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                                                                                                                          Compares three versions of a Middle English poem on the Mass. Notes the tendency of scribes to rely on memory transcript and to improve upon what they copied; defends the plausibility of some of Shirley’s readings.

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                                                                                                                          • Mooney, Linne R. “Lydgate’s ‘Kings of England’ and Another Verse Chronicle of the Kings.” Viator 20 (1989): 255–289.

                                                                                                                            DOI: 10.1484/J.VIATOR.2.301358Save Citation »Export Citation »E-mail Citation »

                                                                                                                            Examines the tendency in the 15th century to produce versified propaganda in support of the Lancastrian regime. Lists manuscripts of Lydgate’s verses on the kings of England and those of another anonymous Middle English verse chronicle on the same topic.

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                                                                                                                            • Watson, A. G. Catalogue of Dated and Datable Manuscripts, c. 435–1600 in Oxford Libraries. 2 vols. Oxford: Clarendon, 1984.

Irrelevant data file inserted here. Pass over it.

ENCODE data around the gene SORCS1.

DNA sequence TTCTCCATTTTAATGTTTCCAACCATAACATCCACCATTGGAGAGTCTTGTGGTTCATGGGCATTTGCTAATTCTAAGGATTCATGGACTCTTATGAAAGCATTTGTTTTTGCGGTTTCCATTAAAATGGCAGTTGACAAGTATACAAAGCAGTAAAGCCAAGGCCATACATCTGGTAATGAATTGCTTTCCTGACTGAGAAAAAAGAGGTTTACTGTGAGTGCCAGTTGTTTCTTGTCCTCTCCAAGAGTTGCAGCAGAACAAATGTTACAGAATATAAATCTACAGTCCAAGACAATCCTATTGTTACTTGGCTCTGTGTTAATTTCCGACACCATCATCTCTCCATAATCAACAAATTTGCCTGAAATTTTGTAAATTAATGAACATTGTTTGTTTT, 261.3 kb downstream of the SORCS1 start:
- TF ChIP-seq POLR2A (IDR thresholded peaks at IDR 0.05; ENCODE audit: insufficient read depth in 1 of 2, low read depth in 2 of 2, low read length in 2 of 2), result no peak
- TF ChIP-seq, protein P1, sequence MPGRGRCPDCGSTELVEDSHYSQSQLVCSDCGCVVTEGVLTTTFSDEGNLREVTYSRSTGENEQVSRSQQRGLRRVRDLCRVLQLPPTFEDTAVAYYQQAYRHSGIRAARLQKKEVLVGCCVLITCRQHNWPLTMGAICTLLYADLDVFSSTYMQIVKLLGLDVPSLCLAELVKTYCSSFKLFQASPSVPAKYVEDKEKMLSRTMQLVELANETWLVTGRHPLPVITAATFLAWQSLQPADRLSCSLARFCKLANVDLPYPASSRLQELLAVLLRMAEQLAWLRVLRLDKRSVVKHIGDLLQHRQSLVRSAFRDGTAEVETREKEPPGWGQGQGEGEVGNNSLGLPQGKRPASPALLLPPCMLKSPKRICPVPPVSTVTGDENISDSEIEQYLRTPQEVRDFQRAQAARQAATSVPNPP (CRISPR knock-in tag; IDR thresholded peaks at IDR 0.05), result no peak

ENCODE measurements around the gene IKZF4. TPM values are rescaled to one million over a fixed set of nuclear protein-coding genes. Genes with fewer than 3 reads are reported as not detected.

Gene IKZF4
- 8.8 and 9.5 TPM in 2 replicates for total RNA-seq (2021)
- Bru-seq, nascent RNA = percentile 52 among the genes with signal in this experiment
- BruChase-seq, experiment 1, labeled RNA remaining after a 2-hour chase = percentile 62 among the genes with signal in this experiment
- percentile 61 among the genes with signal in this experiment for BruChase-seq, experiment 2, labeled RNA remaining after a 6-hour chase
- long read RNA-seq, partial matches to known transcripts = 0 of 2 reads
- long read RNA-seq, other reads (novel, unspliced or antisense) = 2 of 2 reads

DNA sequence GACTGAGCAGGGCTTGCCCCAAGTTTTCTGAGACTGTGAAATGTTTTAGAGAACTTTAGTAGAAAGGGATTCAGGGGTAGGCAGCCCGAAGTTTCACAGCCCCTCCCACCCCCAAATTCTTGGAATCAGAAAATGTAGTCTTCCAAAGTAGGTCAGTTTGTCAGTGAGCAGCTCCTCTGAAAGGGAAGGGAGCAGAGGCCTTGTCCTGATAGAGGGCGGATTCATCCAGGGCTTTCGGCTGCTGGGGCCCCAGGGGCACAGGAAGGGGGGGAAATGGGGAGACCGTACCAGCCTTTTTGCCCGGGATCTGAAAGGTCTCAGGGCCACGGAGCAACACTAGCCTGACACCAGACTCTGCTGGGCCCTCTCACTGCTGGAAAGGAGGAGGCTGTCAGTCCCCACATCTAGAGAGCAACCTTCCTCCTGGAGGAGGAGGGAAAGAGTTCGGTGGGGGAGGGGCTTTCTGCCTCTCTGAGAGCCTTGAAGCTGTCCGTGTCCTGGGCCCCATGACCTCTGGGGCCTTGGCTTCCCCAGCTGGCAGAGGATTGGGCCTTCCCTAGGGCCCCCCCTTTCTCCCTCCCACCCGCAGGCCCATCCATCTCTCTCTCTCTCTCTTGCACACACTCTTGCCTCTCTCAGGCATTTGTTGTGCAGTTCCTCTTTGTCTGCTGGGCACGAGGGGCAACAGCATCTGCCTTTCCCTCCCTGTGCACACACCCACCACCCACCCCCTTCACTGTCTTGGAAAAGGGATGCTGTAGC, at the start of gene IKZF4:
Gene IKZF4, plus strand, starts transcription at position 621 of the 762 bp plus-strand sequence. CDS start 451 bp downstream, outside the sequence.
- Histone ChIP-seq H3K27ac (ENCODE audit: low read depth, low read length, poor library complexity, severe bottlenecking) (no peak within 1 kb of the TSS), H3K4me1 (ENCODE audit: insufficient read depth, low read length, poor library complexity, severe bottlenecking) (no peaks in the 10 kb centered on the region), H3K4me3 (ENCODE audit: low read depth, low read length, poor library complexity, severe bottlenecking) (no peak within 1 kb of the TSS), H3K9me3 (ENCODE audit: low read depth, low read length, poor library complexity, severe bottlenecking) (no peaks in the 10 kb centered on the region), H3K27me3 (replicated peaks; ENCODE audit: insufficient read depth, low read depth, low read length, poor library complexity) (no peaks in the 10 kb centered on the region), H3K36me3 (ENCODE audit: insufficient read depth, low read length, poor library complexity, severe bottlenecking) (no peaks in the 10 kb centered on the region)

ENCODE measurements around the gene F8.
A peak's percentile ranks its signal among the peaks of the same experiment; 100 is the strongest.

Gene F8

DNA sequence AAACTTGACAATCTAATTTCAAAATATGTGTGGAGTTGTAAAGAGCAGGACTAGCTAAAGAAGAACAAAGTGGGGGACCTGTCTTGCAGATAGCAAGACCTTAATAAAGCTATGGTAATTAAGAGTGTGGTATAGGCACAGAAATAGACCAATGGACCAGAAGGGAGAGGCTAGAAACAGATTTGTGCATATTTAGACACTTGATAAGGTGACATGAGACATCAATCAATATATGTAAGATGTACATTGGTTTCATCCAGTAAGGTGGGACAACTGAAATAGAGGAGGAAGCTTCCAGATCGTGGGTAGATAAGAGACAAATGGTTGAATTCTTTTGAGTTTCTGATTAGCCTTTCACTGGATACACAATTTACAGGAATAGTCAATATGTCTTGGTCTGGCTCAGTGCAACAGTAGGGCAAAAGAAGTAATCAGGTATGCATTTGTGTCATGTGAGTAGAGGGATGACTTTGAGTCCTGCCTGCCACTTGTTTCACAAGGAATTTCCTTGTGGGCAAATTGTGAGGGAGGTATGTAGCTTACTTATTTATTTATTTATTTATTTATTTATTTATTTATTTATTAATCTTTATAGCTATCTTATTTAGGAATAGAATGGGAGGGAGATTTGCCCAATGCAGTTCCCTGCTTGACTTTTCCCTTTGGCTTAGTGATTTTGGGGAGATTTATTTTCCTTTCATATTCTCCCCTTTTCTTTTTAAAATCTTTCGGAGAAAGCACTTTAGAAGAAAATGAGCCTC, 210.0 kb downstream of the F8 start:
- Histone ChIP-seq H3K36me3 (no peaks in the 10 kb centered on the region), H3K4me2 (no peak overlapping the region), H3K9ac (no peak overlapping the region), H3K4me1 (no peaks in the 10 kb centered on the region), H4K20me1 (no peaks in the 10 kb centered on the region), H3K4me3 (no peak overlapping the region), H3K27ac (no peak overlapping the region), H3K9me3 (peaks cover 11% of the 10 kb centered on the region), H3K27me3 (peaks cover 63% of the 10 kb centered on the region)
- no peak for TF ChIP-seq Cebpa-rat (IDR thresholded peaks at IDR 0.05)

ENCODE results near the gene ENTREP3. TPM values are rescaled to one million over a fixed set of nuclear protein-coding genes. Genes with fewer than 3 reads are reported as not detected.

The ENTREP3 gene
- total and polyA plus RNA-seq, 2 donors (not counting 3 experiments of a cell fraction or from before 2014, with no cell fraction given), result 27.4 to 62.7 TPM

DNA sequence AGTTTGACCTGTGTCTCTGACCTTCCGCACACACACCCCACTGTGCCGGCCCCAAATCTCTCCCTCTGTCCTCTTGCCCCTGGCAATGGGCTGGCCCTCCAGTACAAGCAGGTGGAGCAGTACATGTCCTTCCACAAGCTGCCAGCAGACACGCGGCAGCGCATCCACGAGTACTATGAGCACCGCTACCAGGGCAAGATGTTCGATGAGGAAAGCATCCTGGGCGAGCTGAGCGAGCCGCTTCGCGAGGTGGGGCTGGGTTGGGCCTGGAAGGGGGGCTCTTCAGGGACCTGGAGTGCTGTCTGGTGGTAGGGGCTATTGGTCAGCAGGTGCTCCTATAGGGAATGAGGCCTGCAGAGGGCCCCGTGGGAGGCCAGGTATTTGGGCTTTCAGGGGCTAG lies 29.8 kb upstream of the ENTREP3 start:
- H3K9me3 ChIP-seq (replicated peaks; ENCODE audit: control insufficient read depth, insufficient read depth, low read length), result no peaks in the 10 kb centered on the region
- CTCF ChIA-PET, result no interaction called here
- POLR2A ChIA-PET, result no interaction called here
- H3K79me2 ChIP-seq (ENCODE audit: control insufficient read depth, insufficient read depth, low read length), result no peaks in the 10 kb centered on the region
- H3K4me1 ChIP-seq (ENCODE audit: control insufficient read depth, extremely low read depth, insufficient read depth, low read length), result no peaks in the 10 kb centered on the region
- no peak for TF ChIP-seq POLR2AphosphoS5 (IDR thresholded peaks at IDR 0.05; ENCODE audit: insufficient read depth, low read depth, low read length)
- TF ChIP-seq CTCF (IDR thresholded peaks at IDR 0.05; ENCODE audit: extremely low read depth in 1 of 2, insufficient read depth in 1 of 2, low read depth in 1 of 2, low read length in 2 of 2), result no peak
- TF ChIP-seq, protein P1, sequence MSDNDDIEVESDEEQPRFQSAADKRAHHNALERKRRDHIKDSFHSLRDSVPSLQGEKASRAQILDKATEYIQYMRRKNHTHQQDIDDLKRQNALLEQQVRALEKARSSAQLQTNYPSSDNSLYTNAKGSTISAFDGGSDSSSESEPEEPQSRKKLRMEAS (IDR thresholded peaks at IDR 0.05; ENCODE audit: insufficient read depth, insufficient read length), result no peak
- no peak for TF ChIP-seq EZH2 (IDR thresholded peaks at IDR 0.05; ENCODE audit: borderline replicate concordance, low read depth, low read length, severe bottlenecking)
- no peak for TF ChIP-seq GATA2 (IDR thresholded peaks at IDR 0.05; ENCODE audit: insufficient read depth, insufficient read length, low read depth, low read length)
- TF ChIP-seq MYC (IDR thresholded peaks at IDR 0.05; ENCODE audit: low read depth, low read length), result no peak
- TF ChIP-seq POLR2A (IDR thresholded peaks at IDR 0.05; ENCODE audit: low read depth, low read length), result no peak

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                                                                                                                              Contains a succinct description of MS Ashmole 59, which makes clear that only the first section of the present bound volume is relevant to a consideration of John Shirley; the second unrelated part of the manuscript, a copy of Lydgate’s Life of Our Lady, dates from the 16th century.

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                                                                                                                              Other Literary Manuscripts